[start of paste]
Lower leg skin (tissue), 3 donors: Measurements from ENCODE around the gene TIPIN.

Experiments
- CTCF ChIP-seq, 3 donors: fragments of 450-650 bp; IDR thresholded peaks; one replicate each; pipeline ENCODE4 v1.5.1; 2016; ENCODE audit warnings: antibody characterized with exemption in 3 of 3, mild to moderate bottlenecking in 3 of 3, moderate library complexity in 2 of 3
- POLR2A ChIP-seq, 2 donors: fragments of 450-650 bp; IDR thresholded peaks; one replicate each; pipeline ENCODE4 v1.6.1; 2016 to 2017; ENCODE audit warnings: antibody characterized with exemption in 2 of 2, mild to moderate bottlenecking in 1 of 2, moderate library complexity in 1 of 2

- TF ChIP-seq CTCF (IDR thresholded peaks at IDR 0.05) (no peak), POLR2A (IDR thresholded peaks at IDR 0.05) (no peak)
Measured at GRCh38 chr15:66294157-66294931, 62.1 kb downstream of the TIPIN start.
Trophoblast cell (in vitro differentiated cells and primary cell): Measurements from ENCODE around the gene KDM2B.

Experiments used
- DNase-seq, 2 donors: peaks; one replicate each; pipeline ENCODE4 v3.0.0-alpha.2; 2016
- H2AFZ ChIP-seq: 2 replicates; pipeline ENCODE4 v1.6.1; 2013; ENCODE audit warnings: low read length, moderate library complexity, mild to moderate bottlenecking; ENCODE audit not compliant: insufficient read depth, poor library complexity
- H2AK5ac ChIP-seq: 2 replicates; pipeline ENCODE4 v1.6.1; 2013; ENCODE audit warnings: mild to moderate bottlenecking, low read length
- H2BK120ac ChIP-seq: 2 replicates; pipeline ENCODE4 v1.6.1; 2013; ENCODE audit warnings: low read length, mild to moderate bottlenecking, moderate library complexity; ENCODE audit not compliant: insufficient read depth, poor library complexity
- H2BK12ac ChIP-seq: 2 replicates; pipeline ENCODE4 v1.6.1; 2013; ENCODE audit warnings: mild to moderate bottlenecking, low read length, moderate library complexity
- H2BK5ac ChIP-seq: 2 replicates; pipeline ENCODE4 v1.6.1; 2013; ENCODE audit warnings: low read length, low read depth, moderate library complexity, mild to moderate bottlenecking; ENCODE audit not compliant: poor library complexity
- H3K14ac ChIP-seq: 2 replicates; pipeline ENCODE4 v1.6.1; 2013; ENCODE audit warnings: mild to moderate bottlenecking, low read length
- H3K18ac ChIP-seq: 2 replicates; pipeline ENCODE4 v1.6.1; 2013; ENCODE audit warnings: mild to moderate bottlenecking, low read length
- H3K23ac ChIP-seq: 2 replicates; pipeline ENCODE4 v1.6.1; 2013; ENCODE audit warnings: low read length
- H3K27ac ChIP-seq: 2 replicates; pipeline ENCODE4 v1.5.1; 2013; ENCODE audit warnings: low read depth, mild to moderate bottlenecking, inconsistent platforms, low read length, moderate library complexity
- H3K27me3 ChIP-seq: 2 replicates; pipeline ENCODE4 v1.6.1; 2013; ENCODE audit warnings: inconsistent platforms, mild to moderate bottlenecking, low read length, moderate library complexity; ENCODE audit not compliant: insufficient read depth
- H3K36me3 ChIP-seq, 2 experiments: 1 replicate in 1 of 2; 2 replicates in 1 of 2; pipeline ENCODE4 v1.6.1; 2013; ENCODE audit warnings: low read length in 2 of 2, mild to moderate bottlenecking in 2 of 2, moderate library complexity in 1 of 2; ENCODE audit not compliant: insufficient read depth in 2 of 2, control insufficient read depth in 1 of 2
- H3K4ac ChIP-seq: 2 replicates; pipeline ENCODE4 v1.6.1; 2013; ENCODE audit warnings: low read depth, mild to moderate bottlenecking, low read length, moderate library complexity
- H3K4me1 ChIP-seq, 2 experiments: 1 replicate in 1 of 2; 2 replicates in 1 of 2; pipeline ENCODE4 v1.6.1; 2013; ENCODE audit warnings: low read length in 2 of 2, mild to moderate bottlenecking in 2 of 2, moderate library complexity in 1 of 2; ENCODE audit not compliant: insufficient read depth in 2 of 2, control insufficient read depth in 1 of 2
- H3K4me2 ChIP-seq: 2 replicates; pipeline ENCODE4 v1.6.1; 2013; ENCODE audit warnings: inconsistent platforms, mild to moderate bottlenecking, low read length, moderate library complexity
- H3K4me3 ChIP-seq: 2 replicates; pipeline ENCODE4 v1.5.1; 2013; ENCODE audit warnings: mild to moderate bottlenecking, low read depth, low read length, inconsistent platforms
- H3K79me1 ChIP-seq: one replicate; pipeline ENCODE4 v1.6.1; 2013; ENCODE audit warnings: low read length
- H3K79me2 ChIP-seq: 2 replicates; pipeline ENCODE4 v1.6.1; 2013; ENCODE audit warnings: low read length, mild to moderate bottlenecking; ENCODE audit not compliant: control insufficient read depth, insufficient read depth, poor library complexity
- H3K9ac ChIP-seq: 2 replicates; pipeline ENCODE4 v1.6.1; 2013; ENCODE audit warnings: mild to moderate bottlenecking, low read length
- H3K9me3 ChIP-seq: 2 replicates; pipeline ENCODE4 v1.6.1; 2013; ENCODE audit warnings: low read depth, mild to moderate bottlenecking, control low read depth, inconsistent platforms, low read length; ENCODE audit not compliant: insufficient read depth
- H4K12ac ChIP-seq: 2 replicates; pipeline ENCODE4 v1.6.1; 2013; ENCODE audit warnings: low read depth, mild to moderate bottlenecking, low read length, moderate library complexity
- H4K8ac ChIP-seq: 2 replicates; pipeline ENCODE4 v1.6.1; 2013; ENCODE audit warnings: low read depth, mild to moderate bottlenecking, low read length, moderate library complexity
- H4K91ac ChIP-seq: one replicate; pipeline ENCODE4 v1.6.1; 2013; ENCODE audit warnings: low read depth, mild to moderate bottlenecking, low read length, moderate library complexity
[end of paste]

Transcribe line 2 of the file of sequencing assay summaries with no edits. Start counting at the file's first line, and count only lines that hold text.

Experiments